He grew up like all young Zulu Nation boys, herding goats and Royal cattle, swimming in the local rivers and also hunting for rabbits. When the boys were together while herding their father's cattle they would want to test each other's strength and skills in stick fighting. HRH Prince Shingana Zulu would always prove himself to be more than capable of fending off his adversaries from his peer age group by paring off their blows and counter that by giving them a good hiding where it hurts most. This was common to the boys of that era because the skill they acquired in these “faked” fights was preparing them for the future in which their father “the Zulu King” would call upon them to be regiments that would defend their nation.

These faked fights would make a young Zulu to be strong, be capable of defending himself and not be afraid of an adversary, be it a wild animal or another human-being and not to fear pain as a result of injuries. This was the school from which Prince Shingana Zulu kaMpande graduated; with flying colors when one considers his exploits, later on in his life, in the arena of war.

The graves of mercenaries at Hlophekhulu, South-east of the present day town of Ulundi, are monuments of his hands and testimony of what Prince Shingana kaMpande could unleash to those who dared challenge and invade the Zulu Kingdom. This is just one of many examples for which the history is yet to be told and statue to be erected in remembrance of this hero and statesman. During this battle, this warrior and war general was not watching from a distance but was physically active in the battle field like his uncle King Shaka Zulu founder of the Zulu nation and most of those whose remains are lying in the graves at Hlophekhulu were shot and killed by him.

It is said that this battle started in the morning and when the sun was about to set Prince Shingana and all those who were carrying guns had exhausted the mercenaries and when the mercenaries started to retreat he unleashed upon them a fresh regiment with spears and shields to finish them off. This regiment was deliberately kept in hiding as a war strategy by Prince Shingana who wanted to charge first with those who were carrying guns like him until mercenaries were tired and then unleash the last blow with a regiment carrying spears.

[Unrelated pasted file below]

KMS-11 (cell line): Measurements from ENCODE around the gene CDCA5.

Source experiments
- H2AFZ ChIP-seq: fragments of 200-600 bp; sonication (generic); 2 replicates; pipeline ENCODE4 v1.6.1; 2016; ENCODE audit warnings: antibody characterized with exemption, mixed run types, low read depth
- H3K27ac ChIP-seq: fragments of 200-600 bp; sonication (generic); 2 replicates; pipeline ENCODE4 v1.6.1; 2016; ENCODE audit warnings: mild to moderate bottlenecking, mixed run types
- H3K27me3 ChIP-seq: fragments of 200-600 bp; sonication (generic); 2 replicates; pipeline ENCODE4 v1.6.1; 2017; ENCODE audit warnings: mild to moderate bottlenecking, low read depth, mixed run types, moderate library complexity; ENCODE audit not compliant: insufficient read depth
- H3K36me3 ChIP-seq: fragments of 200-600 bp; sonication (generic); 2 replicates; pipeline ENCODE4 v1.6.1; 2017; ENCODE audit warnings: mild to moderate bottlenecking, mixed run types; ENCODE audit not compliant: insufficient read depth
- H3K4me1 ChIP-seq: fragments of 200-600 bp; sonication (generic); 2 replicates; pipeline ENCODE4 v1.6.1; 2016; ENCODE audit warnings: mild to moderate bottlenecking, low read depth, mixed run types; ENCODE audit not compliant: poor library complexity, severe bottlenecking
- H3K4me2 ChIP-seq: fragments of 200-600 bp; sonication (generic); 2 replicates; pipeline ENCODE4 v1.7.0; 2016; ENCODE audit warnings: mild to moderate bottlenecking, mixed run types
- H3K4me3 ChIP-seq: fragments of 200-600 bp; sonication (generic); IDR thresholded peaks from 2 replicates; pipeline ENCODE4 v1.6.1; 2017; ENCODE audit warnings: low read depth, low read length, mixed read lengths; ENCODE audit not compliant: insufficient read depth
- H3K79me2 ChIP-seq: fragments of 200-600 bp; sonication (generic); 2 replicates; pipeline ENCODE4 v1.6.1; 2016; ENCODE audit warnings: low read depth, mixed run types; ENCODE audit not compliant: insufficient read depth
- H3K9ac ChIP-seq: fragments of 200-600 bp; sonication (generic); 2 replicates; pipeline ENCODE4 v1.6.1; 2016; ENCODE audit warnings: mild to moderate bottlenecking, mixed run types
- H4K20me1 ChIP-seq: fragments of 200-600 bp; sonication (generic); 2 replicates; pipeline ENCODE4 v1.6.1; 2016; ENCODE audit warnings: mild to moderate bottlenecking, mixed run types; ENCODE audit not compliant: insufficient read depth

Prince Shingana was a loyal royalist and he was a good friend and confidante of King Cetshwayo kaMpande who became a king after the death of his father, King Mpande kaSenzangakhona Zulu. King Cetshwayo did not rule for a long time and the war broke out between the Zulu Nation and the British colonialist in January 1879, at iSandlwana. The King had advisers on how to handle and respond to provocations from the English colonialists who wanted the all- white cattle (Inyoni kayiphumuli) of the Royal Kraal which was first bred by King Shaka. King Cetshwayo formed a military cabinet to address the war threatening situation caused by unreasonable demands by the colonialists.

Among the senior respected elders such as Ntshingwayo kaMahole Khoza, war generals such as Mkhosana Biyela (who was the Chief of Staff of uKhandempemvu Regiment and the Chief-General of the Zulu military forces at iSandlwana, he died on the battle field) Matshana kaJobe Sithole (Chief of Staff of uFasimba Regiment) the Royal Family was represented among others by diplomats such as Prince Shingana. The decision to go to war at ISandlwana was taken by this War Cabinet who also formulated the war strategy to beat the English colonialists. The battle plan was completely implemented by the war practitioners such as Prince Shingana kaMpande and the English soldiers were routed and those who managed to flee ran like a person possessed by evil spirits until they hid in the lagger at Tugela Ferry, and in hot pursuit was the young regiment of Ngobamakhosi who also made some killings.
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PostSubject: Re: Cetshwayo kaMpande   Sat Dec 04, 2010 5:18 pm

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PostSubject: Re: Cetshwayo kaMpande   Tue Aug 09, 2011 5:59 pm

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Cetewayo (c.1832 – 1884), the last independent king of the Zulus who
allied himself with the British until they demanded that he disband